posted by gd779 at 5:28 PM on September 1, 2001

My apologies to those of you that have seen this same tired old debate rehashed a thousand different times on a hundred different forums. If it's any consolation, I'm trying to learn, not argue.
posted by gd779 at 5:35 PM on September 1, 2001

Perhaps you believe that success is based solely on privilege or luck, not skill and perseverance?

Not solely, but it's a whole lot less likely that someone born at the bottom is going to ever have a chance to be, say, Bill G. He may be a real smart guy, but I can't believe that he would've gotten where he is today w/out some family advantage. (Dad a well-to-do lawyer & all.)

Or look at either Gore or Bush. Whatever you think of either of their policies/politics, it's hard to miss the fact that both of them came from established political families.

Clinton, of course, is the exception (that proves the rule?).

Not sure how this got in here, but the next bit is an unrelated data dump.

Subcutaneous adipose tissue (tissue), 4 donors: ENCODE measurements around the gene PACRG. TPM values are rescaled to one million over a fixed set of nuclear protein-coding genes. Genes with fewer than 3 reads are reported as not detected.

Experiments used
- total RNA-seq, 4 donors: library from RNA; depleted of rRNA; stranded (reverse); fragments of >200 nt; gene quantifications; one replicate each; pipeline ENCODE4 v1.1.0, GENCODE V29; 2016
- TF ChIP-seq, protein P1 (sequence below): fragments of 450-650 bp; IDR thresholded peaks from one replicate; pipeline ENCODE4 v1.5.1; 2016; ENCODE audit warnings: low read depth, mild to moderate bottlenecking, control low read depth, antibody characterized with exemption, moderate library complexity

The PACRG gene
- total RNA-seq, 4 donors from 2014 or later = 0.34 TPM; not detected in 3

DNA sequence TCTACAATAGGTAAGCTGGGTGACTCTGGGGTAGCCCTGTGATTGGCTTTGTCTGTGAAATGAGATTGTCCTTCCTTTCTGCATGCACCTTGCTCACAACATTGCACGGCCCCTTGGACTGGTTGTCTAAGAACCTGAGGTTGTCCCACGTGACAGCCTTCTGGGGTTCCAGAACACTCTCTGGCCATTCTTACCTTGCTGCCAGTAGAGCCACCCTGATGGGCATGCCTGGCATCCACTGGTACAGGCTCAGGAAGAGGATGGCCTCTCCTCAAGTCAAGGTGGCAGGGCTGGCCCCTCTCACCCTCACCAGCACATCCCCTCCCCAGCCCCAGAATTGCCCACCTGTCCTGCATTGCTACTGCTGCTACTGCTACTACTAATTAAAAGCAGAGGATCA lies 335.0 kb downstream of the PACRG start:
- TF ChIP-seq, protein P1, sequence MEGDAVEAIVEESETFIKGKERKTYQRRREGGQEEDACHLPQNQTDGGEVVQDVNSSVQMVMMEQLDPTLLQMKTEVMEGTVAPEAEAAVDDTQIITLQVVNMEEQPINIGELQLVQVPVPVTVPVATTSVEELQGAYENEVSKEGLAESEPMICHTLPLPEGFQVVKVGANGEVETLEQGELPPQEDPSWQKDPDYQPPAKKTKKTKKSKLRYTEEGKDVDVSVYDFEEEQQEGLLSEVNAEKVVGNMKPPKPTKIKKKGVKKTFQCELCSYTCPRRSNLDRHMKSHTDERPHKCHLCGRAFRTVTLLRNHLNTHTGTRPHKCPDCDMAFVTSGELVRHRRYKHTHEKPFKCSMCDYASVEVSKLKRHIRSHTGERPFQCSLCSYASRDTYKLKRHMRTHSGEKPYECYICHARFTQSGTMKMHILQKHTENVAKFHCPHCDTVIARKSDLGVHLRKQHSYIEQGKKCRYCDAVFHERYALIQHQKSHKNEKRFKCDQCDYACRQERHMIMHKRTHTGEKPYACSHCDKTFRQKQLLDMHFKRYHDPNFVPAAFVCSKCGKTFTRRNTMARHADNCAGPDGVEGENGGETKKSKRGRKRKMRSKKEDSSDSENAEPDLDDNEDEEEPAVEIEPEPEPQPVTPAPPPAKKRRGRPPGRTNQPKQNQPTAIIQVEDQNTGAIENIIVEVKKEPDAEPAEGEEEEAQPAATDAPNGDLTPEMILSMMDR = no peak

It's definitely easier to get the right kind of education if you've already got money behind you. It's easier to meet people who can help if they're of the same social class. It's easier to recover from your mistakes/problems when your family can take care of you. (Whether those problems are criminal, social, or medical.)
posted by epersonae at 11:15 PM on September 1, 2001

Taxes, in any form, are essentially the government choosing to override basic property rights. That's necessary at times, of course, but it should restricted to times when it is truly necessary.

The problem being that those who decides the extent to which it is "truly necessary" are those in the least suitable position to judge, given that wealth and power (the two often being interchangeable) guarantee basic property rights well enough. And when a society blatantly fails to offer a basic guarantee of life, liberty and property to all its members, it's time to reassess the terms on which it's based.

As spandex pointed out in another thread, the average life expectancy of a farmer in Kerala, India is greater than that of a black man in an American city. For a country that likes to boast of its prosperity, disparities like that should encourage a shamed silence, and a period of introspection.

Because it's the disparities that matter. Qui bono?
posted by holgate at 9:13 AM on September 2, 2001

Any American (black, white, or otherwise) who wants to leave America and live as a farmer in Kerala, India, please say "Aye" now.